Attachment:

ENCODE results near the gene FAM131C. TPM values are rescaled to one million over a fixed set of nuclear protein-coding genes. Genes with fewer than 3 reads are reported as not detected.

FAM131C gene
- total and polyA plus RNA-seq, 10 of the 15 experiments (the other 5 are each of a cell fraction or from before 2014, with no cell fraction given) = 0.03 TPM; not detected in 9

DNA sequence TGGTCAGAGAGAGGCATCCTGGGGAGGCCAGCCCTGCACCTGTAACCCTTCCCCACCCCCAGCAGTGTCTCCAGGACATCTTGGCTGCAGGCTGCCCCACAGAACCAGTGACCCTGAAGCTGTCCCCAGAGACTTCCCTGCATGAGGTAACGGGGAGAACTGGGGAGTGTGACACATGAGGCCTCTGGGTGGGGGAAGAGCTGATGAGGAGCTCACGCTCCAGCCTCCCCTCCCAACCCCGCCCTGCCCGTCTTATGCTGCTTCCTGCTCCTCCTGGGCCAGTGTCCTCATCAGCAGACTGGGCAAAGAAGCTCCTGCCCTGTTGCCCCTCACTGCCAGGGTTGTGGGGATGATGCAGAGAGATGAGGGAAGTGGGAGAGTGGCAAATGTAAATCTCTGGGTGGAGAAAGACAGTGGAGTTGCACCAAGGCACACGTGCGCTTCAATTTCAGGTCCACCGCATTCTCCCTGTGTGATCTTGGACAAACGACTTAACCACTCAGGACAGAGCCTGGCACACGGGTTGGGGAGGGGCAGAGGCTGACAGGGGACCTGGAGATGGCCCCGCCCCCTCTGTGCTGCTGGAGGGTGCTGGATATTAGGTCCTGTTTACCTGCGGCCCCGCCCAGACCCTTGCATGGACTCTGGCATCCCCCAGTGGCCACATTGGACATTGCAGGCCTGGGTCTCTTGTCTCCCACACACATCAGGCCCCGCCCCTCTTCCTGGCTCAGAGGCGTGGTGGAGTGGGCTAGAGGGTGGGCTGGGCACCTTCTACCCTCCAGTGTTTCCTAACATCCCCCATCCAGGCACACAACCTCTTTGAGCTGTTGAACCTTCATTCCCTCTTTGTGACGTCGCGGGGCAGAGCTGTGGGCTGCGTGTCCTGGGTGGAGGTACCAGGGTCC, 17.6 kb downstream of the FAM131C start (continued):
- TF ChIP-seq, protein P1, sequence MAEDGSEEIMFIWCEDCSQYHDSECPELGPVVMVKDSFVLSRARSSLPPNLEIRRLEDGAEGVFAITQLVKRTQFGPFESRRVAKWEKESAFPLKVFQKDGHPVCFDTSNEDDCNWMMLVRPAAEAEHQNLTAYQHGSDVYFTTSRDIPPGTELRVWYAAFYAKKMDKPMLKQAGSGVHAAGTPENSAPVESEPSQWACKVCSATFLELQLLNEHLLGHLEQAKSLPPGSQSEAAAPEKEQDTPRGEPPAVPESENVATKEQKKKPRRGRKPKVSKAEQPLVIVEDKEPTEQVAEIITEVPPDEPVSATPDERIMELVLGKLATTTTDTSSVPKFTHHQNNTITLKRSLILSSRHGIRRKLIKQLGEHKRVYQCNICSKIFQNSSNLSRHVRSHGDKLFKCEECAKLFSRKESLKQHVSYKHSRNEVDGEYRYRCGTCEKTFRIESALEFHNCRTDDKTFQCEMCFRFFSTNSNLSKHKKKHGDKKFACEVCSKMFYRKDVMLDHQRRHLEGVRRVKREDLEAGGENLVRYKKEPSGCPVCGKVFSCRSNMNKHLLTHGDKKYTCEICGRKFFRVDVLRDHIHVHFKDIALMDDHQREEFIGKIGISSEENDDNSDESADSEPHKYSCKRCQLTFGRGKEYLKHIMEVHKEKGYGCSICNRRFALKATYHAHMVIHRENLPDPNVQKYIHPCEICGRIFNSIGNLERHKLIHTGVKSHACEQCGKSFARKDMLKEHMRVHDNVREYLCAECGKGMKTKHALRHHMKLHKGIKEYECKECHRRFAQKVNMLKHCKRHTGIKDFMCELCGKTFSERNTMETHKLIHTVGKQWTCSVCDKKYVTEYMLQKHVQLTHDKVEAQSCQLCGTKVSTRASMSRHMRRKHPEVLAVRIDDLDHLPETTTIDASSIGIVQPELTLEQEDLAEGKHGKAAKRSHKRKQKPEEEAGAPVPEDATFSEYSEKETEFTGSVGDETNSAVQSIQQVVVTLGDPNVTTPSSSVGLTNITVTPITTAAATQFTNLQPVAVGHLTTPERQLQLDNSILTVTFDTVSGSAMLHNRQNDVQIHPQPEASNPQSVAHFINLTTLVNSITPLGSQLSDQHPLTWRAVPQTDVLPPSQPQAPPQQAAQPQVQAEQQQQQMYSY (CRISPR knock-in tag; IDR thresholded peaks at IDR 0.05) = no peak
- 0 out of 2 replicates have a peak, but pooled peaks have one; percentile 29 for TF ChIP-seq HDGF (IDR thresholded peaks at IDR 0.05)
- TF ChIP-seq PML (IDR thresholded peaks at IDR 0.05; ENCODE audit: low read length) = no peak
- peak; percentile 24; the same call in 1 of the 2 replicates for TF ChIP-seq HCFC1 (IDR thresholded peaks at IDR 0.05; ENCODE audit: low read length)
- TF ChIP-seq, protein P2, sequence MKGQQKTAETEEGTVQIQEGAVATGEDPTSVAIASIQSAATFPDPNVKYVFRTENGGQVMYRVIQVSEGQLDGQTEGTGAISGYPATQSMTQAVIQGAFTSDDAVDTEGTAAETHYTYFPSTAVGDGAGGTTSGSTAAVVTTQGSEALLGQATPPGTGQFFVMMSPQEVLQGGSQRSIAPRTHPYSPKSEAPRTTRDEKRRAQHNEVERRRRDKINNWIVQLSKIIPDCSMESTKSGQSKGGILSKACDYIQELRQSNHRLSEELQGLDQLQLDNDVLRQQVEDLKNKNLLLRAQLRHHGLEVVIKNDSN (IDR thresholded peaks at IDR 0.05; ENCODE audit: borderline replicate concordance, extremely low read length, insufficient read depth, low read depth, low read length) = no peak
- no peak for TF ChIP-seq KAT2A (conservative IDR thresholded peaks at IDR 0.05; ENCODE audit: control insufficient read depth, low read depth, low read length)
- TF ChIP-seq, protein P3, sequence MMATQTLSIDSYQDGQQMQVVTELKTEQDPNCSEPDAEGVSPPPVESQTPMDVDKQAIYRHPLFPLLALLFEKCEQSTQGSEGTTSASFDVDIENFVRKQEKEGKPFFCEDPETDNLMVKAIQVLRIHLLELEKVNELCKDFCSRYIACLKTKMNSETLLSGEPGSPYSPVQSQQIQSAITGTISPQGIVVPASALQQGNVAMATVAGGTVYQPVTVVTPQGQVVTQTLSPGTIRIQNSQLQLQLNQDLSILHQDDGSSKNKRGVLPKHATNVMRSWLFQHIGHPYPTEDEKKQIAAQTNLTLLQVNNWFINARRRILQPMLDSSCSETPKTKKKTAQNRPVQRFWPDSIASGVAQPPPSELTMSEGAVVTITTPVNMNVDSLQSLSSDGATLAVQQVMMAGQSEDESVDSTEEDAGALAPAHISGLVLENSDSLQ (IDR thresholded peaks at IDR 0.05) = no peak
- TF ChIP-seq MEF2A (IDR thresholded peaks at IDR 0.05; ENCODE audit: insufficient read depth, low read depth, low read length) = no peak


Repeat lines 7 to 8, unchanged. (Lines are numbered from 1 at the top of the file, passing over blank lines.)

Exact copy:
- TF ChIP-seq PML (IDR thresholded peaks at IDR 0.05; ENCODE audit: low read length) = no peak
- peak; percentile 24; the same call in 1 of the 2 replicates for TF ChIP-seq HCFC1 (IDR thresholded peaks at IDR 0.05; ENCODE audit: low read length)